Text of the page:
David Bourget (Western Ontario)
David Chalmers (ANU, NYU)
Rafael De Clercq
Ezio Di Nucci
Jack Alan Reynolds
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American Political Science Review 106 (4):867-882 (2012)
Cultural-nationalist and democratic theory both seek to legitimize political power via collective self-rule: their principle of legitimacy refers right back to the very persons over whom political power is exercised. But such self-referential theories are incapable of jointly solving the distinct problems of legitimacy and boundaries, which they necessarily combine, once it is assumed that the self-ruling collectivity must be a pre-political, in-principle bounded, ground of legitimacy. Cultural nationalism claims that political power is legitimate insofar as it expresses the nation’s pre-political culture, but it cannot fix cultural-national boundaries pre-politically. Hence the collapse into ethnic nationalism. Traditional democratic theory claims that political power is legitimized pre-politically, but cannot itself legitimize the boundaries of the people. Hence the collapse into cultural nationalism. Only once we recognize that the demos is in principle unbounded, and abandon the quest for a pre-political ground of legitimacy, can democratic theory fully avoid this collapse of demos into nation into ethnos. But such a theory departs radically from traditional theory.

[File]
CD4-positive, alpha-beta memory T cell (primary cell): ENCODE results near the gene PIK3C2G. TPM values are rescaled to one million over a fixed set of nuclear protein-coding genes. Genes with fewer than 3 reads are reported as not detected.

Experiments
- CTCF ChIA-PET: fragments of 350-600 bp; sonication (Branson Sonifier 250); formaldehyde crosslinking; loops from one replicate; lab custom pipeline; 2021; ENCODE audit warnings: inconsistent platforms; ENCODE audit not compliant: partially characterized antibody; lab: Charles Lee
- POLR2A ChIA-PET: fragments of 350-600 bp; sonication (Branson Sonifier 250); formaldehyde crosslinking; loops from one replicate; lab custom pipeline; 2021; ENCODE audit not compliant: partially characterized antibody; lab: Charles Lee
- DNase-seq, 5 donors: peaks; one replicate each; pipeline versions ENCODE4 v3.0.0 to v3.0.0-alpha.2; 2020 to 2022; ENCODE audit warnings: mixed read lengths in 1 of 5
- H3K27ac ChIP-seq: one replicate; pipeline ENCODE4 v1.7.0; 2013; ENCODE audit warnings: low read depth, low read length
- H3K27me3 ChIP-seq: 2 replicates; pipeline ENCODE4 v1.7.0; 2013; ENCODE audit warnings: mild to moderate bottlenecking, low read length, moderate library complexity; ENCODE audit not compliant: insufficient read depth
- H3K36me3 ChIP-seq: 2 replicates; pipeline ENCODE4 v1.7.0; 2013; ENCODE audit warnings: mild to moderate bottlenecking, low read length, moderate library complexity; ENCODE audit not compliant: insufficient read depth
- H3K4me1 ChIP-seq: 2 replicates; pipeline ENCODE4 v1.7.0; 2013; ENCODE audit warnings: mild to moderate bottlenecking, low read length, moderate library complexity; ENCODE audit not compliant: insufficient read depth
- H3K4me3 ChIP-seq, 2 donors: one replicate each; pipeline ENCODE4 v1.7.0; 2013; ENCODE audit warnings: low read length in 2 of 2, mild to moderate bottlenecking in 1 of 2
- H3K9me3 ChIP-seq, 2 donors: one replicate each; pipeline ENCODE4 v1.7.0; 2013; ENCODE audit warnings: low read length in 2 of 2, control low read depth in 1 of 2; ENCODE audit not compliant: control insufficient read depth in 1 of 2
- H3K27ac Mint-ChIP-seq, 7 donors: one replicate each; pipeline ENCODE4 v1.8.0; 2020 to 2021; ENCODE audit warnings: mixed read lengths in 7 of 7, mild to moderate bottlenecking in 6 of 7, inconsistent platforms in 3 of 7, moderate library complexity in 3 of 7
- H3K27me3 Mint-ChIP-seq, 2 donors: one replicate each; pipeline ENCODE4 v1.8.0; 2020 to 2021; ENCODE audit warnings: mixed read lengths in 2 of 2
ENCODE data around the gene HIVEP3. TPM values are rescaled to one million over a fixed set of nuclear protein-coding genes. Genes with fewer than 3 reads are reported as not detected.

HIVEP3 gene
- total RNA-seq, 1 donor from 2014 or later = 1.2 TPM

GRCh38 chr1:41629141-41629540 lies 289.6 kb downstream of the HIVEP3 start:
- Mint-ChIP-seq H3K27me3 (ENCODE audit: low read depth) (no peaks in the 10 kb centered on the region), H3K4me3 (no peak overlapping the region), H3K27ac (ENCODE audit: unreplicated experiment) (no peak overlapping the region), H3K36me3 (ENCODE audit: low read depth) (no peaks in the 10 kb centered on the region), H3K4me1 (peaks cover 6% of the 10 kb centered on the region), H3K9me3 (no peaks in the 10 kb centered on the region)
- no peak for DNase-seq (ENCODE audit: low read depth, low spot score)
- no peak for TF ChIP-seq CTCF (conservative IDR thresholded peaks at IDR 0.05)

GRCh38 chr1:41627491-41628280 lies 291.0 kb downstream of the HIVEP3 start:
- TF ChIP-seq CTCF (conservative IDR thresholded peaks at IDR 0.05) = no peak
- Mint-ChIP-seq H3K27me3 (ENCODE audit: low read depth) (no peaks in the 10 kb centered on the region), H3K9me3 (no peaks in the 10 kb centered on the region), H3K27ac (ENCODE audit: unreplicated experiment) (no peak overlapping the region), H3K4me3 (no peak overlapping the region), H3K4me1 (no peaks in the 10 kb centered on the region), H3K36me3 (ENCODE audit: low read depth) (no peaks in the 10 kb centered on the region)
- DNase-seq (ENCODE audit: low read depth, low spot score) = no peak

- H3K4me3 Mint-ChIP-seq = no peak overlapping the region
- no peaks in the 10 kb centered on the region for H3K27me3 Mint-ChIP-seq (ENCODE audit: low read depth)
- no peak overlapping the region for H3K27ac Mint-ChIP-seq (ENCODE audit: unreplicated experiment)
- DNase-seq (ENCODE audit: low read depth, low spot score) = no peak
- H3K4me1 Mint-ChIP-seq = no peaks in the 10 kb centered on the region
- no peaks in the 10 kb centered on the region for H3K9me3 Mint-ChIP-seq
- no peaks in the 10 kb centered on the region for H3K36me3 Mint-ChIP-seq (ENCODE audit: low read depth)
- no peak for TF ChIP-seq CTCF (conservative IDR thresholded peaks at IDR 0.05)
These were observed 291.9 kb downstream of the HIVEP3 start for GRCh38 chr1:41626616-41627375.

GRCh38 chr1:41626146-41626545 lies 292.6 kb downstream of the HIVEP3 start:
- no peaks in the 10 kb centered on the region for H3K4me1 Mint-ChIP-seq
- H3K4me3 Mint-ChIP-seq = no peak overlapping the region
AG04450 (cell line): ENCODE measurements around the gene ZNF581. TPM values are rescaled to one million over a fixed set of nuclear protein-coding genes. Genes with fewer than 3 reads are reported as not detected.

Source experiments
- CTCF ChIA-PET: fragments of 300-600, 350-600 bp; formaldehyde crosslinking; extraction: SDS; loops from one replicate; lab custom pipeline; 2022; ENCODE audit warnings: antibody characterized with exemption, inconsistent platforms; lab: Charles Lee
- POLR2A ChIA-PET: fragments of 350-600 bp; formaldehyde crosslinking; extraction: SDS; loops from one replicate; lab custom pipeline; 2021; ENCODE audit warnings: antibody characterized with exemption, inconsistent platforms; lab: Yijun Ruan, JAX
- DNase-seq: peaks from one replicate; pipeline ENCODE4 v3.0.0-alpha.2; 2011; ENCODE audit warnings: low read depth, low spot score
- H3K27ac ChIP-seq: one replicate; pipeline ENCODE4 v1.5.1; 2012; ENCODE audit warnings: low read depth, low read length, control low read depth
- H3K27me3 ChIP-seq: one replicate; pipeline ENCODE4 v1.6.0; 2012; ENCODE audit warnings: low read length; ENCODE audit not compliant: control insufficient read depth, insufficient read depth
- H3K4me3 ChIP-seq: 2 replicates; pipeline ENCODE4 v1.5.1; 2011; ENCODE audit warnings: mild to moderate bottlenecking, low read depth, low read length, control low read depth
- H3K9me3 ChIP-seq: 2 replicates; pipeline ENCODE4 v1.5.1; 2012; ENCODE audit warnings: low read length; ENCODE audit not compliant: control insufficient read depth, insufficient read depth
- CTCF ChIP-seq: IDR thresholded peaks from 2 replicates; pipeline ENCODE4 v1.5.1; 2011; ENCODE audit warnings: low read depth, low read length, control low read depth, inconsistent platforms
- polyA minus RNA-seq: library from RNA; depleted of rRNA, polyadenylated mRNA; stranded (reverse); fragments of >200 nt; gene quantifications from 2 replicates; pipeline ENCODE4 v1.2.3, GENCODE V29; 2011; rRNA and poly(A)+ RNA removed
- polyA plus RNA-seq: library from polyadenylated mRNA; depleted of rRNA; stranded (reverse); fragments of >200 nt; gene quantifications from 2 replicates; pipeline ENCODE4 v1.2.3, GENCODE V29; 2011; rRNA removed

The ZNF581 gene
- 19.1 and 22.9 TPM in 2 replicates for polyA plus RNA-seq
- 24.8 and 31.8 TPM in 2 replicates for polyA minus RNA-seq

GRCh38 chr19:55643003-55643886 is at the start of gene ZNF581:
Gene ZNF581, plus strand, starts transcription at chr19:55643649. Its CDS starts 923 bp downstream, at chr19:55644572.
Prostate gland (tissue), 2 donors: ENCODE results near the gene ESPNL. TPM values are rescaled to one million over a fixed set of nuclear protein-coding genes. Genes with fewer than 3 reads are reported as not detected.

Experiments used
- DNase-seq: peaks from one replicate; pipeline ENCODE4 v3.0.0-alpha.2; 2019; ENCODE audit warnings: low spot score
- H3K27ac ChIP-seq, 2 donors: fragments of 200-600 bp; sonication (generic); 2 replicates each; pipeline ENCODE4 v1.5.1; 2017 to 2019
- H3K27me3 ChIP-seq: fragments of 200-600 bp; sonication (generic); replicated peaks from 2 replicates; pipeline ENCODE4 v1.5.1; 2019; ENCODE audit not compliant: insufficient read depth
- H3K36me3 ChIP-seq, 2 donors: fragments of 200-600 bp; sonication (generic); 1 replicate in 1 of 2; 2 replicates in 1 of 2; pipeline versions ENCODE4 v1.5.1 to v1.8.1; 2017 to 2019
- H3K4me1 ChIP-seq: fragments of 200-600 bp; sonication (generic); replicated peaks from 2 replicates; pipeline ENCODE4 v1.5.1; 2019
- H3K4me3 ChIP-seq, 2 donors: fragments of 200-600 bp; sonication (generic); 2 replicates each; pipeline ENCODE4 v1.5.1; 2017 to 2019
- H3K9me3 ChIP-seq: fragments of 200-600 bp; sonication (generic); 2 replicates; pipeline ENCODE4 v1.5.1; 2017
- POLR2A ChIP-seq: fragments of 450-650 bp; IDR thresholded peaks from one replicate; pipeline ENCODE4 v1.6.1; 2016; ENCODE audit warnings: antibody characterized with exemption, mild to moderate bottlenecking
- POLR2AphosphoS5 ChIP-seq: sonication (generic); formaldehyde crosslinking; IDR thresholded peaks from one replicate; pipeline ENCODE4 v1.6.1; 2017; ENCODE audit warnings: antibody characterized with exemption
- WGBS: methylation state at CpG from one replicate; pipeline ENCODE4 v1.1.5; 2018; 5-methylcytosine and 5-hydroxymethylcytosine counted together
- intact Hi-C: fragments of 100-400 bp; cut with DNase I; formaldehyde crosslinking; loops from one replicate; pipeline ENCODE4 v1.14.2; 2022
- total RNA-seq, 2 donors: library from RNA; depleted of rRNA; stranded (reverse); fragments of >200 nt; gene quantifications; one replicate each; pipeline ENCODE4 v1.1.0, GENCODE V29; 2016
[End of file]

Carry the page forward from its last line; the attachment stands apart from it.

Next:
|Keywords||cultural nationalism ethnic nationalism democratic boundary problem all-subjected principle democratic legitimacy|
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Luara Ferracioli (2015). The Anarchist's Myth: Autonomy, Children, and State Legitimacy. Hypatia 30 (1):370-385.
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